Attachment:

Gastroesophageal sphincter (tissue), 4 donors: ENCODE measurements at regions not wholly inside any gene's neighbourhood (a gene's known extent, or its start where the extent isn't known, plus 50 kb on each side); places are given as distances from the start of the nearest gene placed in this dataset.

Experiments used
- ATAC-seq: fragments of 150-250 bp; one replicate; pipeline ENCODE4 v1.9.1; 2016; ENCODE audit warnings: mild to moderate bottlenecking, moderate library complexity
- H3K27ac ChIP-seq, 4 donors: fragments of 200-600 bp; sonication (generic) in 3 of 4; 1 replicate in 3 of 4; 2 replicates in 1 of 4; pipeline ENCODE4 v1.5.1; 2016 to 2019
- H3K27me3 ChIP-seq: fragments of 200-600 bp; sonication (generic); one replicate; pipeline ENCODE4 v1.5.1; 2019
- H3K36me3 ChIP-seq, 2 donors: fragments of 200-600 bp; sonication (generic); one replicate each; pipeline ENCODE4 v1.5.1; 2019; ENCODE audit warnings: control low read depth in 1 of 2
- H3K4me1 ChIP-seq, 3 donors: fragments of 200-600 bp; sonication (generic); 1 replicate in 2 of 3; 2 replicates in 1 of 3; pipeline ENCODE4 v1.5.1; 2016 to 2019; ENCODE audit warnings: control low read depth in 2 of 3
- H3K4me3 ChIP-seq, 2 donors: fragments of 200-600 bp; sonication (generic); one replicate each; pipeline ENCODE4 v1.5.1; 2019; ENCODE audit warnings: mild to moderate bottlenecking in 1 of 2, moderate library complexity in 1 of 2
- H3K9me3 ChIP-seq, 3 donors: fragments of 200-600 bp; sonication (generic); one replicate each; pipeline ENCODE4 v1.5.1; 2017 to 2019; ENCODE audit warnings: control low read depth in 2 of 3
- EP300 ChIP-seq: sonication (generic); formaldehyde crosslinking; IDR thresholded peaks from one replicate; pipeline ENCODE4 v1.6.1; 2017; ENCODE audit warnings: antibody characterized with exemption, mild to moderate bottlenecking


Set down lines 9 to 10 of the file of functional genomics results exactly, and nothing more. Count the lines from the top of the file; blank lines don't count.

- H3K9me3 ChIP-seq, 3 donors: fragments of 200-600 bp; sonication (generic); one replicate each; pipeline ENCODE4 v1.5.1; 2017 to 2019; ENCODE audit warnings: control low read depth in 2 of 3
- EP300 ChIP-seq: sonication (generic); formaldehyde crosslinking; IDR thresholded peaks from one replicate; pipeline ENCODE4 v1.6.1; 2017; ENCODE audit warnings: antibody characterized with exemption, mild to moderate bottlenecking